There are two other fields in which Young's powers are shown at their highest. In the first of these, the theory of Fourier series and other orthogonal series, he proved theorems of striking simplicity and beauty. Moreover, he initiated many lines of thought which were worked out more fully by younger men, notably G. H. Hardy and J. E. Littlewood. The second field--and therein lay what was probably his most fundamental work--was the differential calculus of functions of more than one variable. This is well expounded in his Cambridge tract (1910), but perhaps the best tribute to it is that the Belgian analyst Charles de la Vallée Poussin rewrote part of his Cours d'analyse infinitésimale in 1912 in accordance with Young's treatment.
The immediate and abiding impression which Young gave was one of restless vitality; it was shown in his gait, his gestures, and his words. His appearance was striking: in early married life he grew a beard, red in contrast with his dark hair, and he wore it very long in later years. Many stories were current about him, all turning on his mental and physical energy. Young did not meet the recognition he deserved, due in part to his late start, and in part to a certain conservative hostility to the modern theory of real functions--a theory which few Englishmen in the early years of the twentieth century understood. Even when his profundity and originality were better appreciated, he was passed over in elections to chairs in favour of men who might be expected to be less exacting colleagues.
Young gained the ScD at Cambridge in 1903, was an honorary doctor of the universities of Calcutta, Geneva, and Strasbourg, an honorary fellow of Peterhouse (1939), fellow (1907) and Sylvester medallist (1928) of the Royal Society, De Morgan medallist (1917) and president (1922-4) of the London Mathematical Society, and president of the International Union of Mathematicians (1929-36). In this latter post he tried hard to raise the international community spirit among mathematicians, to build upon the reconciliation with Germans at the International Congress at Bologna in 1928, but he met with much apathy.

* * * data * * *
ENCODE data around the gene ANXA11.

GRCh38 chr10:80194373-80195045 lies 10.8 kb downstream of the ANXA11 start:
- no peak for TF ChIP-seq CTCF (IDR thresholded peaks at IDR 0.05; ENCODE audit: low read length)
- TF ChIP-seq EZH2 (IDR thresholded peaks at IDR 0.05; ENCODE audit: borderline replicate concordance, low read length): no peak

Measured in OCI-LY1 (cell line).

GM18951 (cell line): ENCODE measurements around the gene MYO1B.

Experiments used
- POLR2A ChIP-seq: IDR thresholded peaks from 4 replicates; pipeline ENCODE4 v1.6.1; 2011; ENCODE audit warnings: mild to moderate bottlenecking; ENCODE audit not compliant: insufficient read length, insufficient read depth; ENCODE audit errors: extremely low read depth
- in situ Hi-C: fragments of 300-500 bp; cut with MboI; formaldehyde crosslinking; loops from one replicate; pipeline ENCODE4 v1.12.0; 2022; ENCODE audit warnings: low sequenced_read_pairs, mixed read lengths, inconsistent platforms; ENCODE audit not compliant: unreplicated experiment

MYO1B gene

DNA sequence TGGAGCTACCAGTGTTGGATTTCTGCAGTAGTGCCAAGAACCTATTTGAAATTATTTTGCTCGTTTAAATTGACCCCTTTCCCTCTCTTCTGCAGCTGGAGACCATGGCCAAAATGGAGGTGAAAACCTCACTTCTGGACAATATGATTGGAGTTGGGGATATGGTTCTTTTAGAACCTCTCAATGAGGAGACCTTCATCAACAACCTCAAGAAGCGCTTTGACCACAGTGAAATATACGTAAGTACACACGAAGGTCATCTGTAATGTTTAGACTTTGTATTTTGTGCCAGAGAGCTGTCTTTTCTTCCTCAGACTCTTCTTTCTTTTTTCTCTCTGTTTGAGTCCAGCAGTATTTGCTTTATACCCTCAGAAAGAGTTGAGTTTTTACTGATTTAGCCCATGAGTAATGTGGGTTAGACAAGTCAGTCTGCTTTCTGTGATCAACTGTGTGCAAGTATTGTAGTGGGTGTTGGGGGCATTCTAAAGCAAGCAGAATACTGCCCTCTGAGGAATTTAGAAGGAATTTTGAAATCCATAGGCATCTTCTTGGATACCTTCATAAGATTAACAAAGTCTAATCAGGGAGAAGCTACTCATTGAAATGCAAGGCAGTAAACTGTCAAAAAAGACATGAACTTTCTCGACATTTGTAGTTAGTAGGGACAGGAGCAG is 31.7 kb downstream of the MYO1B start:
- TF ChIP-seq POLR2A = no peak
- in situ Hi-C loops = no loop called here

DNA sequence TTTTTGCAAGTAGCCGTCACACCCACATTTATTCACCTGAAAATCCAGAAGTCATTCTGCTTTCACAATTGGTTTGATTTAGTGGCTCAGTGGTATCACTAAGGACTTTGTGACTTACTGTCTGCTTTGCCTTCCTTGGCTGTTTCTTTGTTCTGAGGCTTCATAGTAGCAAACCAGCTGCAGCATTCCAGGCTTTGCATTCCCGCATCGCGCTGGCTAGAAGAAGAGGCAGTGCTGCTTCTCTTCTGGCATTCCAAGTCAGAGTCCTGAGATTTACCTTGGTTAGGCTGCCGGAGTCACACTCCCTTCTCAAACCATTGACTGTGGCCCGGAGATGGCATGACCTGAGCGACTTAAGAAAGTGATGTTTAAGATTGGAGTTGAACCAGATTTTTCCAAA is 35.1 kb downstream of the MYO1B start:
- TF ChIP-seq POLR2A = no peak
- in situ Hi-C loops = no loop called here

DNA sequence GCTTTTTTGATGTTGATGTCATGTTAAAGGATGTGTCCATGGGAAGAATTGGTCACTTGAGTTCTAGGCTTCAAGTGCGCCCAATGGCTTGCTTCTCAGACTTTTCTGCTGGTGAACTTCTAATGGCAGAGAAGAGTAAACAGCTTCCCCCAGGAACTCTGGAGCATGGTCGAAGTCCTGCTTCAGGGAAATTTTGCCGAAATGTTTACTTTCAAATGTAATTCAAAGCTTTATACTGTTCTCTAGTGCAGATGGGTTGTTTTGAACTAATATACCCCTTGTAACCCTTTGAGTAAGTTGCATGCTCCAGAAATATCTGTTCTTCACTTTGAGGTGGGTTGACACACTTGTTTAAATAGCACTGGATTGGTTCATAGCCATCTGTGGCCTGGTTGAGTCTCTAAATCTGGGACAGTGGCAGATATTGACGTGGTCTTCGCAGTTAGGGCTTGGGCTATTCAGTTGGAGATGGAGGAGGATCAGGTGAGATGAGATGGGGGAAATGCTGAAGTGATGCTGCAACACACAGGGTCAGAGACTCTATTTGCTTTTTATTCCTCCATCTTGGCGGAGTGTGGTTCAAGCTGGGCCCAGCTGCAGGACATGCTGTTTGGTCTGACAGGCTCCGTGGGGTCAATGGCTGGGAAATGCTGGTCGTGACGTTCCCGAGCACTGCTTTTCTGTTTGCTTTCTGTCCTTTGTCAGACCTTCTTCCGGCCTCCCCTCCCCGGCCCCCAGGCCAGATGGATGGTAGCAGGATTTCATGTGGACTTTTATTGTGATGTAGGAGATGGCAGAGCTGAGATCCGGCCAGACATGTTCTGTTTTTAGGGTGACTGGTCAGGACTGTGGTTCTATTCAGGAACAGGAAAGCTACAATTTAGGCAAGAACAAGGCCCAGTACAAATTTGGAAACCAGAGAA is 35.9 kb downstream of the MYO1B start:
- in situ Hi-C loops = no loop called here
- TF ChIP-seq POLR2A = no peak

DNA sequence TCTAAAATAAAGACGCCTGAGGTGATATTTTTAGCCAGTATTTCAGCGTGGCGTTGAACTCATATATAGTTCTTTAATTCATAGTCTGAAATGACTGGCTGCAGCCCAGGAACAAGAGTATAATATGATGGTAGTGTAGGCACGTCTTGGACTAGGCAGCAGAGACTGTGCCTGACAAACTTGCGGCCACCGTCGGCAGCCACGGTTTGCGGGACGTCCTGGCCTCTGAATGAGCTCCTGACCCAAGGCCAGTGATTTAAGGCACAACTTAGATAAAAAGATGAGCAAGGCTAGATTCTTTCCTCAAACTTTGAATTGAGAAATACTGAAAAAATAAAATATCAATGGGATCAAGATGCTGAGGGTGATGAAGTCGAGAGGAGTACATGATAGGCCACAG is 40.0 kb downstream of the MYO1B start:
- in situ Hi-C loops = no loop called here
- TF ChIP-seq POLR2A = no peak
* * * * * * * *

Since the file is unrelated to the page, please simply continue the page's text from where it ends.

The fall of France in 1940 found Young at Lausanne, and he remained in Switzerland, unhappy and restive, until his sudden death at Château Corcelles, Chavornay, Canton de Vaud, on 7 July 1942.
J. C. BURKILL, rev. I. GRATTAN-GUINNESS
I. Grattan-Guinness, 'A mathematical union', Annals of Science, 29 (1972), 105-86
G. H. Hardy, Obits. FRS, 4 (1942-4), 307-23
I. Grattan-Guinness, 'University mathematics at the turn of the century', Annals of Science, 28 (1972), 369-84
I. Grattan-Guinness, 'Mathematical bibliography for W. H. and G. C. Young', Historia Mathematica, 2 (1975), 43-58
G. H. Hardy, 'William Henry Young', Journal of the London Mathematical Society, 17 (1942), 218-37
Nature, 150 (1942), 227-8
G. E. Young and W. H. Young, selected papers, ed. S. D. Chatterji and H. Wetelscheid (Lausanne, 2000)
personal knowledge (1959)
private information (1959)
private information (2004)
U. Lpool, corresp. and papers | CUL, corresp. with Lord Hardinge, memo relating to university education in Calcutta
W. Stoneman, photograph, 1920, NPG [see illus.]
W. Stoneman, photograph, 1933, NPG
photographs, repro. in Grattan-Guinness, 'Mathematical union'
Wealth at death
nil: probate, 2 July 1943, CGPLA Eng. & Wales
GO TO THE OUP ARTICLE (Sign-in required)